In short, the iPad Pro acts like a jumbo-sized version of the iPad Air 2. That's not necessarily a terrible thing. I enjoyed having a larger screen for watching videos and reading web pages. But it feels like all that extra screen space and power will be wasted unless app developers take the time to utilize it.
The $170 optional keyboard case is the most disappointing part of the iPad Pro.
It's difficult to type on, offers limited functionality over a normal laptop keyboard, and its design clashes with the beauty of the iPad Pro.
The most frustrating part is that even with the keyboard snapped in, you still have to tap and swipe around the screen a lot more than feels necessary for the form factor. I would've liked it a lot better if Apple had included some sort of traditional mouse trackpad for navigation like Microsoft's Surface tablet does. (John Gruber of Daring Fireball went into a really deep dive on all the keyboard's problems if you want to give that a read.)
And for a device that's supposed to replace your laptop, I found it frustrating that I couldn't adjust the angle of the display or use it in my lap with the keyboard connected. The only option is to keep it at one angle on the table. Writing a few quick emails that way is ok, but it's a pain if you need to do any long-term work.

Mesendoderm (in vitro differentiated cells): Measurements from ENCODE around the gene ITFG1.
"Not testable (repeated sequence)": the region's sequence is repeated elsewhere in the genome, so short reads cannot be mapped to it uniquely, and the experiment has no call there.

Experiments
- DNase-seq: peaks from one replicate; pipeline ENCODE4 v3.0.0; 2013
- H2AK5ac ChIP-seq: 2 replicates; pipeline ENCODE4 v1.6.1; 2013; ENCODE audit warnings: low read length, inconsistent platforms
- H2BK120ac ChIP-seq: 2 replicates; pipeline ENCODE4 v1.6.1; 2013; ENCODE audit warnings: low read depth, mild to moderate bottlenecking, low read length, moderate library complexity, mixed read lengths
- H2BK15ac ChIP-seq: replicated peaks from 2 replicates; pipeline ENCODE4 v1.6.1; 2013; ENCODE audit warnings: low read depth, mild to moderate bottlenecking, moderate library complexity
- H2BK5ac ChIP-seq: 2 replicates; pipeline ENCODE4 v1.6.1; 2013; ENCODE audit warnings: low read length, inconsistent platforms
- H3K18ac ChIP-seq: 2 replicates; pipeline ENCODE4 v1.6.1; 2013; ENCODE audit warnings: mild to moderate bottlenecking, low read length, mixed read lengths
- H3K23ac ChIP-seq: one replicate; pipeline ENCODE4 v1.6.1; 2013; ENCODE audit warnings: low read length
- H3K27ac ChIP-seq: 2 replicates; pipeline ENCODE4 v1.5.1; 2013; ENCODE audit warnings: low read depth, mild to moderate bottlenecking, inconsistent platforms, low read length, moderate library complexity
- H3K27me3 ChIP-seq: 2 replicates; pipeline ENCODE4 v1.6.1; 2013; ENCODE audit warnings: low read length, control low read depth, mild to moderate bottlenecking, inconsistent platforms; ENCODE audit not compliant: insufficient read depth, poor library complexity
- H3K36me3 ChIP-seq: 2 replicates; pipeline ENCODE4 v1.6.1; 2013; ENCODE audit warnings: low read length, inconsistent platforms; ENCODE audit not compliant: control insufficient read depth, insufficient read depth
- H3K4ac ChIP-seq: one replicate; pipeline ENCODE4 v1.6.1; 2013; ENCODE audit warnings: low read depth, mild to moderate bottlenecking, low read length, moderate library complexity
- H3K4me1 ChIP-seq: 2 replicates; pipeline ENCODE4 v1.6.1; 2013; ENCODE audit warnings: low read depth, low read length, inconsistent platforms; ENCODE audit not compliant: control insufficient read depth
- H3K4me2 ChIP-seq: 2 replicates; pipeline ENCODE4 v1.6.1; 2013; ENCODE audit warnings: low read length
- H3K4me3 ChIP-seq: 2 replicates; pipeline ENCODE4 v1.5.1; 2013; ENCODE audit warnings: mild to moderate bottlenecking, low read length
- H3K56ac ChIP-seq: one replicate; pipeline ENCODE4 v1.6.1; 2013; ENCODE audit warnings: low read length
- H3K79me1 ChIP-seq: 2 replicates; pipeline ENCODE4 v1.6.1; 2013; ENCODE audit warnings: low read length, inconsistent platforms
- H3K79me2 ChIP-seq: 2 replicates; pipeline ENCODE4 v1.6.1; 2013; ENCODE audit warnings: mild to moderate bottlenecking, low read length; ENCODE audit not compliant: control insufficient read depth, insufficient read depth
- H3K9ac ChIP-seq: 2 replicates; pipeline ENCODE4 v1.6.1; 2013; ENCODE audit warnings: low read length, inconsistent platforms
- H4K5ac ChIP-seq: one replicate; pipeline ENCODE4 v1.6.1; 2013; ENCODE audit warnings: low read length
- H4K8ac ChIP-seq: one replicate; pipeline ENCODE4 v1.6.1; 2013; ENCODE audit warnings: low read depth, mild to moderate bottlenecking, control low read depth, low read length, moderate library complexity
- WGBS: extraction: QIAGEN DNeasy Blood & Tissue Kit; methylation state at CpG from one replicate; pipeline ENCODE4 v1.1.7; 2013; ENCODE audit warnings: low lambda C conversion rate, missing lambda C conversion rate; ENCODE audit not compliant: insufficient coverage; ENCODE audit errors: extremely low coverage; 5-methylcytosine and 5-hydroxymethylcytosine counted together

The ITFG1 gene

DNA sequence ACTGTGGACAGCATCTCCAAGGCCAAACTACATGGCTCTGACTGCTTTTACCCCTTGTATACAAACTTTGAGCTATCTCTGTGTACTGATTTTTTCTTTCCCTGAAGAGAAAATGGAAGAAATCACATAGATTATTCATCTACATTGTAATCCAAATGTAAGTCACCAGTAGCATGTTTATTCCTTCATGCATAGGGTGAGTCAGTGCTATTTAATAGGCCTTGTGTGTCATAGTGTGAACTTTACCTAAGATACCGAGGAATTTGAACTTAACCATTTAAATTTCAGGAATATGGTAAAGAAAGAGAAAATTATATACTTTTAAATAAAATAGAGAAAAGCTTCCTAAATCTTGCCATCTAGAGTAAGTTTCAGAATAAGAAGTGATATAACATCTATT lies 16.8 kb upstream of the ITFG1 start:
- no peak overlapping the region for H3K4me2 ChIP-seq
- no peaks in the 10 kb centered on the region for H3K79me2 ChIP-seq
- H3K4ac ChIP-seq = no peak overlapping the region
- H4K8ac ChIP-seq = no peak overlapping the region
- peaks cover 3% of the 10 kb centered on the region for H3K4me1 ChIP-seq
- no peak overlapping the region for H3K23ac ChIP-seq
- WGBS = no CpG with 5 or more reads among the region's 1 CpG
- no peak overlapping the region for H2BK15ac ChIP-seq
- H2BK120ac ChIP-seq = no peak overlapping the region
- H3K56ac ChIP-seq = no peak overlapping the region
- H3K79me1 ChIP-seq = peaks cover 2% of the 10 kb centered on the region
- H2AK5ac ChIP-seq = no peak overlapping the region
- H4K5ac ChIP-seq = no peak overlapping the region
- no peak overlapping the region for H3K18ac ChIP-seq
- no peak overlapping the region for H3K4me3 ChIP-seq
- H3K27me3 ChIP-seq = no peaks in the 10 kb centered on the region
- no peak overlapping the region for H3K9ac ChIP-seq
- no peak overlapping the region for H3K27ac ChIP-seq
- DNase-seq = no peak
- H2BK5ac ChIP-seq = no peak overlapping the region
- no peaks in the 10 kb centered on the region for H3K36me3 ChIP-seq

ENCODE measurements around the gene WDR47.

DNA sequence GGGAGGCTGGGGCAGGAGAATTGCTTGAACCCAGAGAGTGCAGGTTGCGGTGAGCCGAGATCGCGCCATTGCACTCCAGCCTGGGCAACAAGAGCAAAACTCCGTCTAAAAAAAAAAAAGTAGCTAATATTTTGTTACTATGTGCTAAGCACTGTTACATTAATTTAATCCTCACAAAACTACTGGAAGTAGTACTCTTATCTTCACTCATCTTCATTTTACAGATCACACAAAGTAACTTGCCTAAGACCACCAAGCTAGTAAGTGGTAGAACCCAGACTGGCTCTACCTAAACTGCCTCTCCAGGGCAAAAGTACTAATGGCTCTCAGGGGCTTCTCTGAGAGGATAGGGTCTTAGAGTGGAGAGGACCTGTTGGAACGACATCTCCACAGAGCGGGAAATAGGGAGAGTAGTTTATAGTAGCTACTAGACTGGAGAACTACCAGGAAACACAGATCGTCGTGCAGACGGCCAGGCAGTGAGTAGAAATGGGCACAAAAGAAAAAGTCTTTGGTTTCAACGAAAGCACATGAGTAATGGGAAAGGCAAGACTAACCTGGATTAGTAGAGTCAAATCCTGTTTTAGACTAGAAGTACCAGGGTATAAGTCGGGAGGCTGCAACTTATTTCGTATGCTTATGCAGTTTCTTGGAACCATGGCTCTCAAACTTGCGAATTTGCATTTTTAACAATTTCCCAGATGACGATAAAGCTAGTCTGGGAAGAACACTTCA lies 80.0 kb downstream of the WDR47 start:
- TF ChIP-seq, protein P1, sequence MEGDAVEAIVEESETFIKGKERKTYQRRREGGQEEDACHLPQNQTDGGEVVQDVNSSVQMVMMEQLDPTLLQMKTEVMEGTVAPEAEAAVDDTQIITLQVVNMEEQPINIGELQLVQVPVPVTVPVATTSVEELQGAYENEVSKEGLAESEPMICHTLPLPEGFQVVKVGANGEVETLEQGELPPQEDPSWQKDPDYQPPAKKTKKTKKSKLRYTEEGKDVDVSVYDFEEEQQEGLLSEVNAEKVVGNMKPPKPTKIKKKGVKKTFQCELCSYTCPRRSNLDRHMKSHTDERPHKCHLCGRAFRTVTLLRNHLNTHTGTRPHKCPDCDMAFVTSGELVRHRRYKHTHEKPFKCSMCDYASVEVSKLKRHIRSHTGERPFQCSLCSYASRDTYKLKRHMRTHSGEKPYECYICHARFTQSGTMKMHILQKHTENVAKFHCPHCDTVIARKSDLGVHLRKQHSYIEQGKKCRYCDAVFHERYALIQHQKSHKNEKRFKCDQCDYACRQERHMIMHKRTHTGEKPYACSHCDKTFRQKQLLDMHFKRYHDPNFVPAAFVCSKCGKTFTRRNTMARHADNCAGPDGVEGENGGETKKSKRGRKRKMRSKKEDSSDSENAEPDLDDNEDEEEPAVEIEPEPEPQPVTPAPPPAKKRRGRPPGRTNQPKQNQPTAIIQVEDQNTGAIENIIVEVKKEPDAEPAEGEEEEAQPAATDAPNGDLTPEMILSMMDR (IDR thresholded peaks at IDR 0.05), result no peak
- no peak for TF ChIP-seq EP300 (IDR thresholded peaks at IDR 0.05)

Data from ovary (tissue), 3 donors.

Apple tried to make the case for the iPad Pro replacing your laptop, but I just don't see that happening without a suitable keyboard. It's the same problem Microsoft's Surface Pro has. Both tablets may technically be able to perform the functions of a laptop, but the experience isn't better. There are just too many compromises. We're getting closer to that miracle all-in-one device, but this iteration of the iPad Pro is not it.
If you get the iPad Pro and want a better keyboard, I suggest going with the one Logitech made. It's designed more like a traditional laptop keyboard and I found it much easier to type on than Apple's accessory. Plus it's 20 bucks cheaper.
The Apple Pencil
The keyboard case may have been a disappointment, but I was surprised to find out how much I liked the $99 Apple Pencil stylus.
I'm not an artist or a designer, so I couldn't really put the device through its paces. And I wouldn't recommend buying the Pencil unless you plan to do some serious sketching or designing. (My colleagues from Tech Insider's video team had a professional graphic artist give it a try and he really liked it.)
Tech Insider/Antonio Villas-Boas
So I don't really appreciate the Apple Pencil from an artist's perspective. I'm more impressed by what it can do. Yes, there have been styluses for the iPad before, but those just mimicked your finger and didn't have any more precision than that. The Apple Pencil can detect various levels of pressure, so the harder you press, the deeper and darker the marks you make look. You can even use the edge of the tip to create a shading effect, just like a real pencil.
The iPad Pro has two big problems: The form factor and the app selection. The keyboard feels unfinished and doesn't function as well as the one on a MacBook. And there just aren't enough great apps out there that take full advantage of the larger screen to justify spending so much on the iPad Pro, when you can get nearly the same experience on the iPad Air 2 for hundreds less.
If you want an iPad, get the iPad Air 2. It may be a year old, but it's the best tablet you can buy. You'll love it.
I'd only recommend buying the iPad Pro if you're really dying for that larger screen or you're a graphic artist or designer.